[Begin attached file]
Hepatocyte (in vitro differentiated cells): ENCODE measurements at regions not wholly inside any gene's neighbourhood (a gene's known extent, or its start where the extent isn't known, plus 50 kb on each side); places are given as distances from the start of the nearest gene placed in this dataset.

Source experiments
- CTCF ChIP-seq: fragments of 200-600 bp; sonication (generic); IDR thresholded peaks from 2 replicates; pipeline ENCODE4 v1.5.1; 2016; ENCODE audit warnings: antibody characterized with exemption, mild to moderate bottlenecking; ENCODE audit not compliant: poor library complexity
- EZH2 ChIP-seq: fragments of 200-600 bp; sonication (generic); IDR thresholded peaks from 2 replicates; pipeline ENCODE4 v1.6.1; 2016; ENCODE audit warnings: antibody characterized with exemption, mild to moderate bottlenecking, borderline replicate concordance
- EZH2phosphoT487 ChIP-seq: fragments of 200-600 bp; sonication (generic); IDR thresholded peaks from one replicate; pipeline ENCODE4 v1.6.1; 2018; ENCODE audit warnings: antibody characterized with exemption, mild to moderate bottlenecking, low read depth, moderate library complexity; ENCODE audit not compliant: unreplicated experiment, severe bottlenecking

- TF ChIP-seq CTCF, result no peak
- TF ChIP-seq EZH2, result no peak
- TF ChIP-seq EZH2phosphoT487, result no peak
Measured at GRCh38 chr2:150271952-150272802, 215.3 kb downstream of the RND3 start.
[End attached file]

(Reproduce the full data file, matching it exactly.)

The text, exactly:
Hepatocyte (in vitro differentiated cells): ENCODE measurements at regions not wholly inside any gene's neighbourhood (a gene's known extent, or its start where the extent isn't known, plus 50 kb on each side); places are given as distances from the start of the nearest gene placed in this dataset.

Source experiments
- CTCF ChIP-seq: fragments of 200-600 bp; sonication (generic); IDR thresholded peaks from 2 replicates; pipeline ENCODE4 v1.5.1; 2016; ENCODE audit warnings: antibody characterized with exemption, mild to moderate bottlenecking; ENCODE audit not compliant: poor library complexity
- EZH2 ChIP-seq: fragments of 200-600 bp; sonication (generic); IDR thresholded peaks from 2 replicates; pipeline ENCODE4 v1.6.1; 2016; ENCODE audit warnings: antibody characterized with exemption, mild to moderate bottlenecking, borderline replicate concordance
- EZH2phosphoT487 ChIP-seq: fragments of 200-600 bp; sonication (generic); IDR thresholded peaks from one replicate; pipeline ENCODE4 v1.6.1; 2018; ENCODE audit warnings: antibody characterized with exemption, mild to moderate bottlenecking, low read depth, moderate library complexity; ENCODE audit not compliant: unreplicated experiment, severe bottlenecking

- TF ChIP-seq CTCF, result no peak
- TF ChIP-seq EZH2, result no peak
- TF ChIP-seq EZH2phosphoT487, result no peak
Measured at GRCh38 chr2:150271952-150272802, 215.3 kb downstream of the RND3 start.